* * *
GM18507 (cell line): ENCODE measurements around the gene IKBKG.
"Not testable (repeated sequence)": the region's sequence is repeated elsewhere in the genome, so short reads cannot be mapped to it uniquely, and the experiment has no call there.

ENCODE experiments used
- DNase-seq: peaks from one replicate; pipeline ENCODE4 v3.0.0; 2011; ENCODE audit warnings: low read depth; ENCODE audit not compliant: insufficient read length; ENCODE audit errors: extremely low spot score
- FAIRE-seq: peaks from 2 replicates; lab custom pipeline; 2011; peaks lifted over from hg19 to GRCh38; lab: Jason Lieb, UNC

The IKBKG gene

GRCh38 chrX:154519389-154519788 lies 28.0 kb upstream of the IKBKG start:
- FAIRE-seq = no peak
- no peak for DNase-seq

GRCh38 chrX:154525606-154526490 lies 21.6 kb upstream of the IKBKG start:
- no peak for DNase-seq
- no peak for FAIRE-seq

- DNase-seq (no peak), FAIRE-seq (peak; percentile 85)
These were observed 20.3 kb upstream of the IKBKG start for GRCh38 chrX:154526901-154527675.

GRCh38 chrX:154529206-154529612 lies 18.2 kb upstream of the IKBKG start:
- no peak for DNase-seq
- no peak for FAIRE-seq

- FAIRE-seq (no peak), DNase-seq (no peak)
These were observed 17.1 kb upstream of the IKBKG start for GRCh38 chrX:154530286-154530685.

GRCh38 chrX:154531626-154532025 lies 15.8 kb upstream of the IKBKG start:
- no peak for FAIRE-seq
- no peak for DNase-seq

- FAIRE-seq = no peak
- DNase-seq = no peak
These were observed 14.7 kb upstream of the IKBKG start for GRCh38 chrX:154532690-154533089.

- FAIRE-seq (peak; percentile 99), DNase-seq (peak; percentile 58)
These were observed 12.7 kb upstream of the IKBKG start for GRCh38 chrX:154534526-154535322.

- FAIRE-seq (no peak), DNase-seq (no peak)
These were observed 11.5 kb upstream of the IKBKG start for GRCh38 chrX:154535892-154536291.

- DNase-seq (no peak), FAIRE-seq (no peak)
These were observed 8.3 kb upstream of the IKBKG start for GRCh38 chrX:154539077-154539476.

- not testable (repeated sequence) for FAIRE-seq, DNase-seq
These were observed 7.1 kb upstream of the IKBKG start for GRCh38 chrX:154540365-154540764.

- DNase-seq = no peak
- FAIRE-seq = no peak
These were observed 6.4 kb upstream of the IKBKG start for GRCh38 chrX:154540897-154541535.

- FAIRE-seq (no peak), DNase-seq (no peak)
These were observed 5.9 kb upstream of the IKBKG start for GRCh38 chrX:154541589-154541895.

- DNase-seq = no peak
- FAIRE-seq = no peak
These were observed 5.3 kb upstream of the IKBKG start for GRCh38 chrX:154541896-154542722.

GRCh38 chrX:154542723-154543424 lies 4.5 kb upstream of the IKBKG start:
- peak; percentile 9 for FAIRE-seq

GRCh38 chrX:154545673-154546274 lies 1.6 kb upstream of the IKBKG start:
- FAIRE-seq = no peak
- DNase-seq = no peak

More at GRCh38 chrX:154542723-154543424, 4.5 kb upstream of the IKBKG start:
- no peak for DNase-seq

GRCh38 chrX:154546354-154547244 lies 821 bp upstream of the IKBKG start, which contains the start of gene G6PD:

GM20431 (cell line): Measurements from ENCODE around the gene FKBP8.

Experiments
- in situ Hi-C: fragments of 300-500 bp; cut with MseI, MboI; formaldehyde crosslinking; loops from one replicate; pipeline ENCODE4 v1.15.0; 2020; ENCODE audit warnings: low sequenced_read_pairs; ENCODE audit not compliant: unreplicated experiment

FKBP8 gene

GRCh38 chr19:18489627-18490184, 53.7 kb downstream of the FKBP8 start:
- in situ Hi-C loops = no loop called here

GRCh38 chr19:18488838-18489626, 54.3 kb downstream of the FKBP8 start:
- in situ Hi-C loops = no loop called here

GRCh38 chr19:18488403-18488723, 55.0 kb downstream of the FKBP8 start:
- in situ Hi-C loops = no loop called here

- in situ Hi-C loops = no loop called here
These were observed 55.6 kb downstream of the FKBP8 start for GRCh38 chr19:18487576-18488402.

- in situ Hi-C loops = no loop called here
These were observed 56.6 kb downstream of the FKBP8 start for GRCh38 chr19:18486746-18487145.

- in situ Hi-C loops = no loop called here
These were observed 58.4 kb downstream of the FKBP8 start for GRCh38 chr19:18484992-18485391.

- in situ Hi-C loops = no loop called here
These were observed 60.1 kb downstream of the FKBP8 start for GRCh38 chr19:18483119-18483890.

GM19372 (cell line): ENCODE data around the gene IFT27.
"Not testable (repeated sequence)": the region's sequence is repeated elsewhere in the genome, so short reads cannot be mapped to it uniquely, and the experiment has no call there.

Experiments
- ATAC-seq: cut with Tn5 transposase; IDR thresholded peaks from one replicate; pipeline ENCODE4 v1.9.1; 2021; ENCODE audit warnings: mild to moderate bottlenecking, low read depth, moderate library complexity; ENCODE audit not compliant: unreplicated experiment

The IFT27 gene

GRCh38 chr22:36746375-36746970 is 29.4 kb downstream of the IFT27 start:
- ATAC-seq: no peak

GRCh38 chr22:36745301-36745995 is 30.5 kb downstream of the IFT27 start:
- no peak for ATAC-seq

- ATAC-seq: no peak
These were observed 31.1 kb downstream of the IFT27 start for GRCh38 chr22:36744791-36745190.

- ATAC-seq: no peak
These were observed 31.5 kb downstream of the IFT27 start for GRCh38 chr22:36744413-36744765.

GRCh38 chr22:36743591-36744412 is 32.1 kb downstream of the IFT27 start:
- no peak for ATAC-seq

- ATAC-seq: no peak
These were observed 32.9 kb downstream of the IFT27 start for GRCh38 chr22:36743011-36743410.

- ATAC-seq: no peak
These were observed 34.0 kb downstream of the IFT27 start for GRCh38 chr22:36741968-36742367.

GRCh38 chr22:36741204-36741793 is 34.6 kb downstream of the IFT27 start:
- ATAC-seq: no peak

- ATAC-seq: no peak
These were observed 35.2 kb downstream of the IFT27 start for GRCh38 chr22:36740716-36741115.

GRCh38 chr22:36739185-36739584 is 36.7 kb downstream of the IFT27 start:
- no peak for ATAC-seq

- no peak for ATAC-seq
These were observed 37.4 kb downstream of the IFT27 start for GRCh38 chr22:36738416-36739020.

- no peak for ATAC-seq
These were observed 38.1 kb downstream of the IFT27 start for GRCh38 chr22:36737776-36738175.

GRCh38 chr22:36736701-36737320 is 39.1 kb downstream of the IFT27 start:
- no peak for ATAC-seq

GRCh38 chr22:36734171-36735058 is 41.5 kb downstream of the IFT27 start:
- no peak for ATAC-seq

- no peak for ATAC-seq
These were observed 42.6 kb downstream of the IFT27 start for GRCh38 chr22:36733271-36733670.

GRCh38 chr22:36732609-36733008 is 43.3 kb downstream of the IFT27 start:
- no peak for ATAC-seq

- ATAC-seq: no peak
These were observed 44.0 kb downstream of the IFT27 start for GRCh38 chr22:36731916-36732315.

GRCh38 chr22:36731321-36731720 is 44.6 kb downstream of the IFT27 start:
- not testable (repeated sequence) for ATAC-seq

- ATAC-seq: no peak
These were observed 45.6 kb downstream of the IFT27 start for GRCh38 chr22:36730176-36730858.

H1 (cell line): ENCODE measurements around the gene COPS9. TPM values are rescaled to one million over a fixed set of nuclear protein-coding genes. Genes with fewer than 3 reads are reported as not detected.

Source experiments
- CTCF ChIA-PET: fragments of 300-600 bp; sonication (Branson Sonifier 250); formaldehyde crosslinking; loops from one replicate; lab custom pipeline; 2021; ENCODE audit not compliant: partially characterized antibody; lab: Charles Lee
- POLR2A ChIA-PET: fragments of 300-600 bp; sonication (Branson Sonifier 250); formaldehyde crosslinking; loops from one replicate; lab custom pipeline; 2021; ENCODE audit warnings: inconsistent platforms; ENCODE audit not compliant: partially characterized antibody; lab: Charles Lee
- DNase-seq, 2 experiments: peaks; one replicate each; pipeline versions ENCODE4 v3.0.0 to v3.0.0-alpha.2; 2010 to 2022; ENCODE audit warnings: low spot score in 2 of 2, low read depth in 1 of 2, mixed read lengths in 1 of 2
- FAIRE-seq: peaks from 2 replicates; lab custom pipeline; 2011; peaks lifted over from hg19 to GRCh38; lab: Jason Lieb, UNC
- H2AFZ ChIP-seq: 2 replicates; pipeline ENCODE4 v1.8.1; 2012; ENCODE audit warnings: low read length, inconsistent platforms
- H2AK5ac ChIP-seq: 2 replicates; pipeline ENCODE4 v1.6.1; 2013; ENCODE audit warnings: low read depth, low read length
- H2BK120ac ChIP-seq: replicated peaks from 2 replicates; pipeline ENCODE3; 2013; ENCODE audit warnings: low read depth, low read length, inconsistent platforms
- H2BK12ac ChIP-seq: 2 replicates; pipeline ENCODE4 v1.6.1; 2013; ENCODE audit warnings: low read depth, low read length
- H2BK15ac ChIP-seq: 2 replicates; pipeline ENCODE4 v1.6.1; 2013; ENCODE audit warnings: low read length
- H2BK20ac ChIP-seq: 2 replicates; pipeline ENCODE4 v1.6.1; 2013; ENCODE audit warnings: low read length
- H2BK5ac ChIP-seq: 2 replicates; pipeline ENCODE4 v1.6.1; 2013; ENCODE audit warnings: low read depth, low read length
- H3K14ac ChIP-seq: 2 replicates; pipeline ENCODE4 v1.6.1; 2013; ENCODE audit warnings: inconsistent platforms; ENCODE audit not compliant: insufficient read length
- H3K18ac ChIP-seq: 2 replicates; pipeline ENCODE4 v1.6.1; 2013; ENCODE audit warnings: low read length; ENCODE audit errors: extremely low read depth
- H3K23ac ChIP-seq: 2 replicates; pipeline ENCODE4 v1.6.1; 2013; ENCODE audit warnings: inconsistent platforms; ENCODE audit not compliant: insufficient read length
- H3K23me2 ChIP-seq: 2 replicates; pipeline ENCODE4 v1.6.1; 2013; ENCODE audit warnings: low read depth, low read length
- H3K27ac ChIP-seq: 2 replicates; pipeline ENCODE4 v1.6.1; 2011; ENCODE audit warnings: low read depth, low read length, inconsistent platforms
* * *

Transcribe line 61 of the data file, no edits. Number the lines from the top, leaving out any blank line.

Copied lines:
These were observed 55.6 kb downstream of the FKBP8 start for GRCh38 chr19:18487576-18488402.